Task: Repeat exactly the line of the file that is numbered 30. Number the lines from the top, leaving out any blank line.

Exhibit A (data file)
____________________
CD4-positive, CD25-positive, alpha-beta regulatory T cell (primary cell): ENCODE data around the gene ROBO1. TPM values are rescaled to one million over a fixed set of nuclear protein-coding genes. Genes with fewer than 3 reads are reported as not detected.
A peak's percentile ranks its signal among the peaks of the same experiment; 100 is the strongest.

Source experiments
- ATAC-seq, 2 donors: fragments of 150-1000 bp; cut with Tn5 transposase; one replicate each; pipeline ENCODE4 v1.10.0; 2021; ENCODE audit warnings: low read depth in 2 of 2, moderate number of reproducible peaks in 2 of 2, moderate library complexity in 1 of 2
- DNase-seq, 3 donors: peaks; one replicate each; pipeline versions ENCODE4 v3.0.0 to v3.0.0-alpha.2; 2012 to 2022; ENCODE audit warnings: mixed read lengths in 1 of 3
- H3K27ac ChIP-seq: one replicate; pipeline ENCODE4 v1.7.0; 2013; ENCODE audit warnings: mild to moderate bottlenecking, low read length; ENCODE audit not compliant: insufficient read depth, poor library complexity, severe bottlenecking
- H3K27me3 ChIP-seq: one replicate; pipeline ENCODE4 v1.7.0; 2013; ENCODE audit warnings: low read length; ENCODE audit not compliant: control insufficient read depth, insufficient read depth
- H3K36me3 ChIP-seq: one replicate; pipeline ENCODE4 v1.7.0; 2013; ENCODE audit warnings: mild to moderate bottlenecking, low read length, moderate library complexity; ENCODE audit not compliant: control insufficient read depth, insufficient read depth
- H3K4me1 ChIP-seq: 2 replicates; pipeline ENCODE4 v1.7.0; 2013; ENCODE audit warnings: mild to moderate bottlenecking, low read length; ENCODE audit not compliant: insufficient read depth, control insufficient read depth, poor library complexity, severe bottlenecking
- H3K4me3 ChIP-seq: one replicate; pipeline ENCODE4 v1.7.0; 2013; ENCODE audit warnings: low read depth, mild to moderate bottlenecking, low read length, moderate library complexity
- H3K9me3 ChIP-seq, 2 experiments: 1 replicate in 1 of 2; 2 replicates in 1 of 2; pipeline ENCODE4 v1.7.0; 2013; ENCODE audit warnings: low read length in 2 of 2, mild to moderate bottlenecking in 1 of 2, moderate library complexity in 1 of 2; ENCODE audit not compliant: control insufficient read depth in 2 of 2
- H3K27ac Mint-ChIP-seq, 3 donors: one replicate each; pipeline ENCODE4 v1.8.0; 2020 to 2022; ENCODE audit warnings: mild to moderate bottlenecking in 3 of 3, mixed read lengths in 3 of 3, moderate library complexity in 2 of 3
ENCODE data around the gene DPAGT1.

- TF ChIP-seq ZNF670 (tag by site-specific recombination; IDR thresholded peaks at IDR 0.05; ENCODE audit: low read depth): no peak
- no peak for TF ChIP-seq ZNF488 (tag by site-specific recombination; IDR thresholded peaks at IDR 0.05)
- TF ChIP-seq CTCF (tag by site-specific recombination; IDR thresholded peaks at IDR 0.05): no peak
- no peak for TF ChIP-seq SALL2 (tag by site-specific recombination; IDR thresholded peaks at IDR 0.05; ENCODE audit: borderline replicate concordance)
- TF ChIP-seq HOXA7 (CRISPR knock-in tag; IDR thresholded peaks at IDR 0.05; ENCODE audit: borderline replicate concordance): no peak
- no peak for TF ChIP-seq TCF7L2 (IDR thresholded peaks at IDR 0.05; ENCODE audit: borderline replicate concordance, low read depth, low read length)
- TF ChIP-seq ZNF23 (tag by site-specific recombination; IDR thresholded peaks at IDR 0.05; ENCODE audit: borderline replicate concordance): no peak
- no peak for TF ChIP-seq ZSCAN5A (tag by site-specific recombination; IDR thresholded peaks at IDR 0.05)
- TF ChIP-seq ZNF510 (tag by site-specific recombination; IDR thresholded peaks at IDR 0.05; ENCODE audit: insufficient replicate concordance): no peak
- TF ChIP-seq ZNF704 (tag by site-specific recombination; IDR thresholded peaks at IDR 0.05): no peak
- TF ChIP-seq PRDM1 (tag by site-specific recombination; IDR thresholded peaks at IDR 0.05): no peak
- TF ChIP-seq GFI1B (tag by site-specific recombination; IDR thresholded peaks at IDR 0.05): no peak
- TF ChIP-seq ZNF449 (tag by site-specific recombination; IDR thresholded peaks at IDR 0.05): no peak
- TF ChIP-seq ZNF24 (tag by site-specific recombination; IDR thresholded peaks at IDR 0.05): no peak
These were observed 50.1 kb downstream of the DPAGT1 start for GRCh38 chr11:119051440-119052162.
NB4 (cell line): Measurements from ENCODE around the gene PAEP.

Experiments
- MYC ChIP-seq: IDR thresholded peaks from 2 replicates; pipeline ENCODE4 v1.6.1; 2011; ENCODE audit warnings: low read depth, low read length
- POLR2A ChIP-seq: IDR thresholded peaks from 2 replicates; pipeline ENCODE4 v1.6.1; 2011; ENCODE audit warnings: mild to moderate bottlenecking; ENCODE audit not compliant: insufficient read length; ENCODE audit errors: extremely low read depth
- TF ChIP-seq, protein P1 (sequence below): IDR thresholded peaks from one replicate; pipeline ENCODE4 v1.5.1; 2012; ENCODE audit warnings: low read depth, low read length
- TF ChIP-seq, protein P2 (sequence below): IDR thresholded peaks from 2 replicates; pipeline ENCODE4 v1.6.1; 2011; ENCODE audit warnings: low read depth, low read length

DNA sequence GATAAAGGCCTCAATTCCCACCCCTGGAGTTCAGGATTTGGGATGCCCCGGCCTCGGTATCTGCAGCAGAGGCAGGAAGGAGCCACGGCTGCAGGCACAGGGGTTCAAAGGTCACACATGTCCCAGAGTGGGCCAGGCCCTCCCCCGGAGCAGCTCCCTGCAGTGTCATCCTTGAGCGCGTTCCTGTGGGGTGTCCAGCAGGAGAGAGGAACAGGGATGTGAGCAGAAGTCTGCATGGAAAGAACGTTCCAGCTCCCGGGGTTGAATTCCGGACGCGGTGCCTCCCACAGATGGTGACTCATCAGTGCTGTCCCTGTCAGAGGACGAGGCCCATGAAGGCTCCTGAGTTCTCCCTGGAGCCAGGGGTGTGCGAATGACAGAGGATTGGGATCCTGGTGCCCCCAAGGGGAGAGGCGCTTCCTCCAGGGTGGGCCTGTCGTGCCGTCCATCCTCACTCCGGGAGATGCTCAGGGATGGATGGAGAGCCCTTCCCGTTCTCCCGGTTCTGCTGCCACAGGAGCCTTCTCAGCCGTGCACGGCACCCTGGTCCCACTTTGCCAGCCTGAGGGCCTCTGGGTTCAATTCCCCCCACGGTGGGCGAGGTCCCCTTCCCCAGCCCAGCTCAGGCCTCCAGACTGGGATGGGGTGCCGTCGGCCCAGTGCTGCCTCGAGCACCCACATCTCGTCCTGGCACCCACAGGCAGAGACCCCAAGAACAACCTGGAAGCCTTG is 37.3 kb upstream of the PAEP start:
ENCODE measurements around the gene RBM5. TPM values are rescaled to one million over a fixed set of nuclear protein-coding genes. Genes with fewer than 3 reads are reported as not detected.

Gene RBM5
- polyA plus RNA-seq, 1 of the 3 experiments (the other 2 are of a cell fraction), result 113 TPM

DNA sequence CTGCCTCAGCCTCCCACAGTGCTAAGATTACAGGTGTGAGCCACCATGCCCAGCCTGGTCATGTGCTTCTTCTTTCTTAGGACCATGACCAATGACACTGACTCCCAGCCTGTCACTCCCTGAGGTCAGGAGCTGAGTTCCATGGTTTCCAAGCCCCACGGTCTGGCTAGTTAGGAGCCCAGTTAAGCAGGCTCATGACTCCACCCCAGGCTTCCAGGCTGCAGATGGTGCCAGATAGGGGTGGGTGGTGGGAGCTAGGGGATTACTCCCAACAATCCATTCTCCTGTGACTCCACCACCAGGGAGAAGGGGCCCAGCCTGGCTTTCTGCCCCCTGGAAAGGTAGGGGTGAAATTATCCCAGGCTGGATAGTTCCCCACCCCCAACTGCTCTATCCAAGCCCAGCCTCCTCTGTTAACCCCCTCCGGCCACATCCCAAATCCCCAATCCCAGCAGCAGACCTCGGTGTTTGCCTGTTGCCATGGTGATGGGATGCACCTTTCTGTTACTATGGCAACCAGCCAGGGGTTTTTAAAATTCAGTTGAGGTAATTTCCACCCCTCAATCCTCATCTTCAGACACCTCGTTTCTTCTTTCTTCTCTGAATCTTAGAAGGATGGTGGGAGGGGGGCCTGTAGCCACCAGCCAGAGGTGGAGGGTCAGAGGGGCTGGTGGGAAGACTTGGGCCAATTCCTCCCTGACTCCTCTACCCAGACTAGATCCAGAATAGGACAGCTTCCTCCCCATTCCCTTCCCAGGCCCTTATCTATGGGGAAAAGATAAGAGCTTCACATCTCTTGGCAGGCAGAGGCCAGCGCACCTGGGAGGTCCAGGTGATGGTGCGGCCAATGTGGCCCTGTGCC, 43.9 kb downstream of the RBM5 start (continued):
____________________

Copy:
Experiments